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  • Location: Lemars, Iowa
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View Sample Pages : Lemars Sentinel, December 30, 1890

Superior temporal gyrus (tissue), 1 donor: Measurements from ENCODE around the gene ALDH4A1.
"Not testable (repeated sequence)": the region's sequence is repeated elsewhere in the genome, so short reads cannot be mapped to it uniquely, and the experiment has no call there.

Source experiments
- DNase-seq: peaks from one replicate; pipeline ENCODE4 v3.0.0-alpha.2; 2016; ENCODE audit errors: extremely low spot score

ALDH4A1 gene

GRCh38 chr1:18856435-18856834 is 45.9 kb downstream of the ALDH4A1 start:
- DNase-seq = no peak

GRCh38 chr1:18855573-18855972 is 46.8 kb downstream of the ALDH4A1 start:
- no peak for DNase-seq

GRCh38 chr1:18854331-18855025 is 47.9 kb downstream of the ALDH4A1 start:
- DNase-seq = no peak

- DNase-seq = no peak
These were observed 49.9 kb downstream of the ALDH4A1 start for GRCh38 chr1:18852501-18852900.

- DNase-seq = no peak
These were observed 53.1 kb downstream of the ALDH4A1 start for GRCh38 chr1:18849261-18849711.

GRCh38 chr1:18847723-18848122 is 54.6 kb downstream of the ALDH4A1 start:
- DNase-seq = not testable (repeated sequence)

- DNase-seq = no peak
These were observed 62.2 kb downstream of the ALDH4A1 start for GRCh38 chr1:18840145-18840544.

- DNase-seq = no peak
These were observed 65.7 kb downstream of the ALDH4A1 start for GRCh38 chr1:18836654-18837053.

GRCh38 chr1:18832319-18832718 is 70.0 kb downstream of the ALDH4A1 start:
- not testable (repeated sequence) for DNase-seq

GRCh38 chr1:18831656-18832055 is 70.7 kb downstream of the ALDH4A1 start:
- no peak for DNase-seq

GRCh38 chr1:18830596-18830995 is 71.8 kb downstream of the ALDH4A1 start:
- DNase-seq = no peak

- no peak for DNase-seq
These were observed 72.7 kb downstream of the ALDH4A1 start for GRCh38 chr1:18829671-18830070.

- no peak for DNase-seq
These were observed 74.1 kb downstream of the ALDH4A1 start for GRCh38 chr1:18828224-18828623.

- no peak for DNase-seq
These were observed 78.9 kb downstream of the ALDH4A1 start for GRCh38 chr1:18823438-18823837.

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LeMars Sentinel (Newspaper) - December 30, 1890, Lemars, Iowa tntxml VOL. XX, NO. 104. LEMARS, IOWA, TUESDA"Y,DECEMBEE 30, 1890. ISSUED SEMI-WEEKLY. 12.00 FEB YEAB J-H. WINCHEL (SuccKSHOK TO WILSON & McLAlN,) REAL ESTATE LOANS aod COLLECTIONS Low Intbbest for money on real estate. MoNBY PAtD OvEii 08 soon as papers are made out. No ISTEBBST DnB Until end of year. Real EsTA-te bought and sold. Money to Loan on Installment Plan on city property. BonnowEiis will save Money by deal-ng with me. Office over Diehl's Drug Store, LeMara, Iowa. 38* HOYT^ GOUDIE; -Proprietors of-- LIVERY, - FEED, ...... and Sal^Stables Kngle St, HoJsto Union Uotol. Conveyance to ai^/part o( tlio country farn-�hoil on Bhort notl^i. Terms leasonnble. Our teainB nro good road^torB and oarvohioles now and neat. * HOYT & GOUDIE. Bain & Ketcham LUMBER WAGONS, MARSEILLES AND ADAMS, HaQd and Power Shellers and Feed Hills, Star, Cliampion and Adiuiis Wind Mills. Uand and TTnderground Ftfrce }*uihp, BRSS CYLISDER PUMP. All goods W.irranted. BAILEY 8l. CO. 71*tt > Qu8 Haerling'ii old stand "ALWAYS ON TIME." There � no lino bo handBomoly equipped for througli FoBseneer Service aa "Tlie Koctli Weet. ernLine"-0., St. P., M. & O. B'y- All well posted travelers between THE Twin Cities and Chicago talce this line-unrtiou' l^rly favoring the "VoBtibolo Limited," which -oBiries the finest Bleepini; cars and ooaohee ever bnilt, and also all classes of pnsBengers, without flxtca fates. On the Lalce Soperior portion of the line, between Minneapolis, Sc. Paul and Oalath, ndSt.'I'uuland Ashlnnd, Pullman sleepers are ,W on niBlit trains and parlor care on day trains NORTH-WESTERN . Fast throagh trains are also ran between. Aliune-atioUsj^gt: Foal and Kimaos City,, via ,bioux Ci^, with I>Dllman>sleepers ihe entire distanoe, ... Paul to Omaha, Kansas City, salt Lalte, SanFran oisoo and Portland; ' Dining oars are run on all throDgh trains over this line, between Minneapolis, St. Paul and Chiengoi^Besidne being the best LINE Between these principal oities,i,the Ghioago' Northwestern system of lines.composed of,the ChicagOiSt. Paul, Minneapolis & Omahai Chicago & Northwestern, and Fremont, Ellchom (ScMis-�onri Valley Railways, (all advertised as '^'Tlta Northwestern liine"), offers the (juiolceBt means y,' ' 'of reaching all cities and towns, in the territory intersected by it. In connection with the-Union ' ' Psuifio ihe C., St. P.. H. & O By., also forms a f\ j; . throngh Une to the Pacific, coast, operated as.the i. � > $^ ^ilMks Boperior, 9t..'PaDl k Union Pooiiio Line. \'M>i 'v''-SiiX partloolars, i^ith maps and time tables, may -J-^V. A;^eVbtaSied at any statioD, or write direct to TilE NATON'S LIBRARY. o|ntjf Jewelry, Store mm IT IS TO BE HOUSED IN A MAGNIFICENT BUILDING. Hero Is a Description from Our WasblnB-ton CorroBpomlont, Who Has Interviewed Mr. Paul J. Poll, tlio Archltobt WTio Dusieiicd and KInliorated the Flail;.. [Special Correspondence.] WAsnnfatON, Dec. 24.-Five or six years bonco this western republic, still an infant among nations, will possess the grandest library in the world. It is the library of congress, as it is legally known, though the national library would be a better name. The woric of building has been going on now some two years, and we see, five or six hundred feet from the Capitol, on that noble Capitpline hill the building as it will be. Which Geoi-ge Washington himself chose as the seat of empire, a vast, expanse of rising walls, derricks, hoisting machinery, heaps of material and two or three hundred worlonen flitting in and about. But already there is promise of the magnificence .to come. There is the ground plan all worked,up. The noble wall of granite, stretching away for hundreds of feet, shows the bold lines of relief which the architect has so deftly woven in. The huge coarts are shining.with their ivory white pressed brick, and giving a taste of the treatment which is to make their corners massive and enduring as the hills. The floor of the great rotunda is here, on which one imay picture in his mind's eye the stiidents and savants of the near future sitting at their studies under the magnifif�nt dome. 'Only the basement is finished now, but in its halls and corridors one may wander for an hour, at every tuni finding that which will amaze and delight in the beauty of Gothic arches, the ingenuity of the vaulted ceilings, the long perspectives, and jn the suggestio.ns of future glories of marble finish. This will be not only one of the greatest buildings in the world in size and inagnificence, but it will be the most artistic large structnre on this continent, if ^not.qnithe globe. Bobks will be'writ-ten abont it.porttolios will be filled wth drawings of its beautiful parts, architects the world over will visit and study it. Vet its artist, its creating genius, is a modest- young man, till recently unknown in the world, and not long since a draughtsman in the office of the supervising architect of the treasury, Paul J. Pelz. It 18 vrith pardonable pride that Mr. Pelz turns over a mass of drawings which' show how this idea was bom, how it was developed and perfected. The first complete designs provided for a magnificent building, aud xl- the work of evolution had stopped there all the world would have admired the result. But it did not stop, and in the light of what has followed the earlier designs seem crude indeed. For once congi-ess, which usually economizes in the wrong place, decided in favor of the best, provided the money, put a famous engineer: in charge, and in so doing builded better than it knew. This library building will be 470 feet long and 340 feet wide, with basement, three full stories and an attic. It covers nearly four acres of ground, and is sur-.ounded by a park containing three acres more. To provide tliis site a score ot the oldest houses in Washington were torn down and several streets were vacated.: It lies contiguous to Capitol park, whence ji broad driveway will load to the porte co'chere under the main approach. Jnst within IS to be the grand staircase, which the designs show is to excel in beauty all other staircases in the world, even that in the Grand Opera House, of Paris. It will be of white marble, with quiet tones of onyx for enrichment.?; Next,>.the visitor of the future willflndfistli^.greatrotunda in the center of the building. This'floor,-'built bn,the cantilever principle; ia to be the xeading room, and are called, because they consist simply of tiers of shelves, nine stories of them, each story being only 8 feet high, so that the attendants may re.nch the topmost shelves without using stepladders. These shelves will run towar'l the courts, which are surfaced with ivory white enameled bricks made in England, and costing, without import duty, 1\ cents per brick. The light reflecting power of these bricks is very great, and it is expected tho attendants will be able to read the titles of the books without artificial light even in the most remote parts of the "stacks," ^ Pneumatic tubes will convey orders for books from tlie rotunda reading room to the stucka, and tho books will be sent down by means of slides leading from the shelves to the office in the rotunda. Books will be returned to the stacks by the. same means. These two huge tiers of book shelves are to have space for some three millions of books. Other parts of the building will accommodate 1,500,000 more, and it is calculated that provision has been made for the library as it now is, 700,000 froiuraefii and 300,000 pamphlets, and for the natural and exiiected increase of 30,000 volumes a year for more than a century. If 100 years hence the National library shall have grow to the mammoth pi'oportions of 5,000,000 volumes- the gi'eatest library in the world, the National library at Paris, has now only one-half that number-another million books can be accommodated by the erection of lesser stacks in the four courts, and that, too, without interfering with the harmOny and beaiity of the plan or witli the light. This library, therefore, is built to meet all requirements which may be made upon it for considerably more than 100 years, probably for 125 years, and it is .questionable if it need ever be larger than it is. There is, or ought to be, some limit to the usefulness of a library m the direction of its capacity. It is conceivable that there are books which will not be worth keeping, and besides, as Architect Pelz points out, when the bulk iDecoines so great it will no doubt be found desirable to specialize by dividing the collection into -clivsses, such as a scientific annex, an artistic annex and so on. At any rate, posterity may be trusted to work out that problem for itself. The library i's certainly great enougli. No Other-library structure, built as such in a compact mass, approaches it in size or capacity. It is as large as the Capitol THB Af OBK, .,^mlit-will he-i .-.^Itjrth^'soitt'light 100feetii;dlam,_,.. streaming do^" .from'^^t -t. which will pierce ita qctagpa^^lla^^ol.. a shadow or shade anywhere.-* ^ThiqS; how large thia reading room'will'bel, .One hundred- fpet in diameter, pr five,, |eet>rgw'than.-tbe'rotundfi of the Cap-' '^ibl iti?elf, aOO'^feset kin cironmferenoe, ' " >yith, accommo^tioria for two or himdJed'rea^STs/''-Tba dotneiwiU northwest coort yabd. itself in area of ground covered, though not in floor space, for the Capitol, though only four acres iu extent, has no courts within its walls. In addition to the great book stacks, the new library wU have innumerable rooms for special classes of works; consultation rooms, administrative offices, and a number of noble apartments and corridors for display of the huge collection of engravings, newspapers^, maps, musio and sketches of value which are piled mountain high in the present library, and inaccessible to the general public. Probably there will be an acre of such space in the new building, while the walls of the long corridors will be resplendent with examples of the graphic arts. The National librarj- is built of granite from Concord, N. H., and the contract amounts to $1,200,000. It is a beautiful bluish gray stone with a sparkle in it, and when raised to its height of about 100 feet, with a front of nearly 500 feet, will make an exquisite wall of color. The enameled bricks are from Leeds, England, because none of the right quality are made in America; the iron work is from New Jersey, and the common bricks, of which 25,000,000 will be used, are from the Districtof Columbia. The building is to cost, complete, $C,-000,000, It will be:finished in 1896. It is to be fireproof in^every -particular, nothing that will.burn entering into its composition, and the boilere and heating apparatus being in a separate building. Gen. Casey, the diatinguished. engineer, who won fame by, putting-the Waahingr 'ton ; monument-on.-stilts -while 'U' new foundation was packed -under'it;-is in. charge of the work;'and pledges himself not only to complete itin the time_ set, but to turn over a balance of-* the money appropriated. He is j^ssisted by Mr. D. R". Green;-an engineer and executive officer of marked genius, both aided by the architect^ fcwho?; watches every biiek. and stone go into the structure, which is to be his monument., V ' . Walter Wellsian. IN MEMORY OF ALBEP^ ConcornlnB Mr. SprlnKer. . ,Di�riiifftlie^ Fiftieth congress he pre-4de^;;oy|r tho great debate on the tariflE question! Though apparently nerypua, aiid "jerky '6ri;�the floor, in. the chair Spripgerbeoomes'another.'man. He ,is mo longer tho advocate, spii-itedr^find 'partisan, but tlie grave judge, cooi; vpa-passive, steady as a clock. He would make a good speaker, and the red rose 'w^hicfi- Mrs. vSpi-inger, tho poetess, pins ,pj>6n-'!iua ^pei every morning would look weU'under.the American flag that hangs heliind the chair.' - , ent to the I'rliico Consort to Ito Oponod Only Once a Voar, anil It Is a Great Privilege to Do Present. [Siieolal Correspondence.] London, Deo. 15.-"Mausoleum Day' at Windsor, comes during this month, forming a curious study for any ono who happeijs to have never seen it before, and never, wishes to see it again. The whole affiair.is an interesting example of the Wfl,y in which a thing of little or no value in itself assumes a priceless importance the moment it is supposed to be rare and/difficult to obtain. If one could only contrive to persuade xieople in general that being ducked in a horse-pond was ii unique privilege, granted only to a sejeot few, I have riot the least doubt that every horsepond in the country would ,'be alive with floundering victims forthwith. Had the mausoleum of the late prince consort been daily opened for', public inspection people would hav&got tiretll of it long ago, but as the queen has been graciously pleased to open it; only one day in the whole year-the anniversary of her husband's death-visitors flock in annually from all parts of the neighborhood by hundreds and even by thousands in spite of the difficulty of procuring tickets of admission. Iwas present one. year, , As a matter of course, on a public holiday the weather was as bad as it could be., i A damp mist, a drizzling rain imd.a: sicy as dismal as a comic paper gave quite a national character to the whbloiscene. Policemen and stage conductors looked sulky and quarrel some, misanthropical hackmen seemed to take a fiendish pleasure in scatteting the liquid inud as widely and vigorously as possible, and foot passengers eyed one mother in passing with an aggiieved md vindictive air, as if each considered ';he otherih some way to blame for the -miversal discomfort, / By the tipie we reached Y^indsor the jloom overhead had deepfined till the whole sky was as obscure {{s an explanatory note. But nothing/that the pro-rerbial English weatheMould do availed 30 damp the ardor of/hese pilgrims to ;he Meccii of Englana, some of whom as I subsequently lesaned), after tramping all the way .to /�iho mausoleum and bade through the j^hicfc, yellow, troaohy mud for. which/Windsor is so justly fa,mous,:iStotualb'. -went up-to the castle and attehded/che afteriioon service at St. George's chapel, solely in order to consecrate their prayers with the beatific vision of two fat elderly gentlemen with yellow faces, around whoso bald heads clings the halo of superstitious reverence with which conservative John Bull still contrives to regard tho Prince of Wales and.the Duke of Edinburgh, Passing across the endless procession of skeleton trees forming tho "Long Walk"-the leafless, dripping boughs of which, half seen through cold white mist, added to the dreariness of this gloomy scene-I came up to the entrance of Progmore park. The sacred gates, ordinarily closed against all profane persons not belonging to the royal household, were now throw* wide open, and through them eddied a motley crowd. But even in this madness there was a method, for the stalwart policeman who stood at the gate as ticket taker took good care that no one should pass unlicensed. As usual in such cases, the throngs that crowded to see the show were far better worth looking at than the show itself. Three or four tall young Life Guardsmen in smart new scarlet jackets, curling their trim mustaches and flourishing their dandified canes as they glanced over the crowd with an air of grand, indulgent superiority, to the boundless admiration of a bevy of red cheeked nurse girls and kitchen maids who ogled them from a distance; a scarred and sunburned color sergeant of the line (whose bronze "Kandahar rnedal" showed that he had smelled powder on fields of battle very different from a sham fight or a review), eying the '^holiday soldiers" with grim contempt as they went swaggering past him; half adozen smooth faced Eton lads in tall hats, round jackets, and broad, white "turn down" collars; laughing and talking as only schoolboys can; and evidently, enjoying themselves to the fuU in spite, of the gloomy weather; a brace of sallow,' impudent looking London shop boys, covered with a smallpox of cheap jew-, eliy, casting annihilating glances at the passing girls, and poisoning the air with ibad cigars as a convincing proof-. that .they have become "men;"' half a dozen London housemaids--down here for the day-^chattering and- giggling in a way to recall forcibly the Scriptural comparison of the laughter of; fools to "the crackling :of. thorns sundera, pot;"^ a hale;''^brisk, portly old lady (evidently the wife of some well to do Berkshire farmer)^: whose ruddy, cheery face; seen in the depths of a huge^pld fashioned.: bonnet, looked like, a- fire lighted in a cave. She was surrounded by abevy of clamorous children, and seemedquiteas ieager and talkative as any child of them rail. ' Then followed three or foui Windsor aldermen; enjoyingthenjBelves ;in; a prim, respectable, munioipal'manner,.aS; ifjconsoious that theywere.far:too great; men to manifest any-vulgar emotion like the common unofficial herd ardutf d them, After these came a miscellaneous crowd; among whom we observfid'Cas the fash-ionablfereporters'say) two] rustic'-lovers; with their hearts full-of passion and, their mouths full of pie, shedding fllakes of piecrust like rose leaves around, them as they walked. v  ^ . > | ^ These and^^similar grbwps fill .up the Vhole.extent^of tho Ijrood, flat, sloppy carriage foad'leading ^Jo^Trogm w\]pak ace, ^hioh'^has certs^ijly TiotUjng'v&'y. I P^aatial'about it.* It ;ia simply "U' PBaani one-ptoriqd country villa"Of the',or^',| , aary -type, coated with-'somo d%is harp, Solomon wth Ids scepter, Isaiah with, his scroll, ,ind, -Daniel with hisjbook of prophecj-. ^ . ' : � : "It's a fine show, aiu't it. Jack?" says one tliin, poorly dressad man to another. "Must ha' cost a sight o' monOj',' eh?''; MAyo, it's cost a sight o' money,'8uTe|: enough," growls his comrade; -"but whO; pays for it all?" "Who pays for it?"' echoes number ono, who does not appear to -be a gentlemian of very quickiiapprehonsion. : "Why, the queen, I s'pose." "And who pays the queen "then?" asks number two with significant emphasis. To. this :querj'^.- which probably strikes him -Its savoring vaguely of high treason-r-his companion replies only by glancing :;ner.vonsly over his shoulder at a tall policeman in the background, as if doubtful whether he may not be arrested ouithe spot for hav-j ing assisted at tliis impromptu "audit-' irig" of her majesty's jiwcouuts, ''Well,' TU tell yer who pays l^eir, Tom, my boy," : pursues the last ispeakepiywho is evident^: "ly bent upon SHying his tfay but, whether Ihe is listened to oivnofev -'^We pay her-^ wo pay for all. Has.iBlie any money of^ liher pwn? Not^,^e^;;,5^t6ll, thou, where ;d6e8 6116 "g^t,\t"|a}r^?%\,i K-v*: � -^Q^ Savings Accounts and Time Dejaqsits: c-? ^^/f ; ^: 7'?!^ %Rtedin ReliiM&iGbmvanies>dti^ Itatet ! Insui'ance Effected in ReliahletQbmpani^ Monev to Loan on Real Estate on lost Favorable Terns. Correspondence or Personal lhte,fvjej|.SoJkitecl' lainl)er,.Lath, Sbingles, Pickets, Sasb, Mm Blinds, IVIouldini^s;'-u)J'd^^ STONE. HARB SOFT OQM SI^A largeand-s^ellasBort^ Btoc^>f Seaaol -; O^g to the low price of f am jI�rodttoB ;